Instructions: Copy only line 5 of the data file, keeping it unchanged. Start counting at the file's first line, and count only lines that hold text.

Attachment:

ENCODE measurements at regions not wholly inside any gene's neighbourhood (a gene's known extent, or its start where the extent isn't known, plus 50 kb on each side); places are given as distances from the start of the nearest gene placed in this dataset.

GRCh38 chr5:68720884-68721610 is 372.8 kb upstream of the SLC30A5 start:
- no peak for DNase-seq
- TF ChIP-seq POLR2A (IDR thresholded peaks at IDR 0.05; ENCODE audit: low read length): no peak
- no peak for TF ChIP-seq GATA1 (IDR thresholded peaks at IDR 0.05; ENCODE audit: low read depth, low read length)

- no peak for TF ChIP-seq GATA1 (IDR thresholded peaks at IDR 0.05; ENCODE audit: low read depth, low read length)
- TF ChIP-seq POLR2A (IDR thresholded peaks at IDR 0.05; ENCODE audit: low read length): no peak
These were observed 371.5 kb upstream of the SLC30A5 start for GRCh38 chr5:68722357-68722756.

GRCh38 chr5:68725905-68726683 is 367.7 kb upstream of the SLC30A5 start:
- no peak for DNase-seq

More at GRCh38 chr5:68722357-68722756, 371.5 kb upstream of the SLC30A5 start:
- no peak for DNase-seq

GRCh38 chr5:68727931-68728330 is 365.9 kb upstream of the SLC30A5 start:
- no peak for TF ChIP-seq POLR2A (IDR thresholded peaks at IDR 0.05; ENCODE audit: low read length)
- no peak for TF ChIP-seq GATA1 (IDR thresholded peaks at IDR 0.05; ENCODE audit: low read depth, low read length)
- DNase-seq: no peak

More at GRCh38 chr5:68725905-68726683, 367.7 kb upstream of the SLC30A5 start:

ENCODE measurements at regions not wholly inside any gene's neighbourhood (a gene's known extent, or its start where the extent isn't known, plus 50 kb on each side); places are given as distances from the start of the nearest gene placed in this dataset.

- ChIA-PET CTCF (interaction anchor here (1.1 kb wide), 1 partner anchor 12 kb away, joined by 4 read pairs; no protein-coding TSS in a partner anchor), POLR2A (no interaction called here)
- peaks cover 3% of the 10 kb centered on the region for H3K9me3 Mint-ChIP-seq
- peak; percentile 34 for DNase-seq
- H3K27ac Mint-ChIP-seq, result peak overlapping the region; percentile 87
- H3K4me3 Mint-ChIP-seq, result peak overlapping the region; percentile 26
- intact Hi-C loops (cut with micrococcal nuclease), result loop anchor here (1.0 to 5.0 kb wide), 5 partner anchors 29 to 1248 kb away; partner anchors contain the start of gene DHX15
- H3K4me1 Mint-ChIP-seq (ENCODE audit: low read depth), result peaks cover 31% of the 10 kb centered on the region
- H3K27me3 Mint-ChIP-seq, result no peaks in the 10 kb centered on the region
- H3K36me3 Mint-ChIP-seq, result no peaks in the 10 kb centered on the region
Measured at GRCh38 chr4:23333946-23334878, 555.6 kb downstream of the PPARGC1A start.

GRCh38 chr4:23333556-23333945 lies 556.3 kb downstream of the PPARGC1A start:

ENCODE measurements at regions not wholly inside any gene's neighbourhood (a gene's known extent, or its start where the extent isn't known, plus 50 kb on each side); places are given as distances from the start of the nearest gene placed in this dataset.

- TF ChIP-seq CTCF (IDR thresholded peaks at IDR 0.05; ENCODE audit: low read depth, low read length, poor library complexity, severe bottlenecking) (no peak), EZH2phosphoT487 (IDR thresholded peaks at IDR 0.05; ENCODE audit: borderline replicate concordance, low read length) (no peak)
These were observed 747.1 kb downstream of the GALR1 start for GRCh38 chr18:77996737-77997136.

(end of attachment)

- no peak for TF ChIP-seq GATA1 (IDR thresholded peaks at IDR 0.05; ENCODE audit: low read depth, low read length)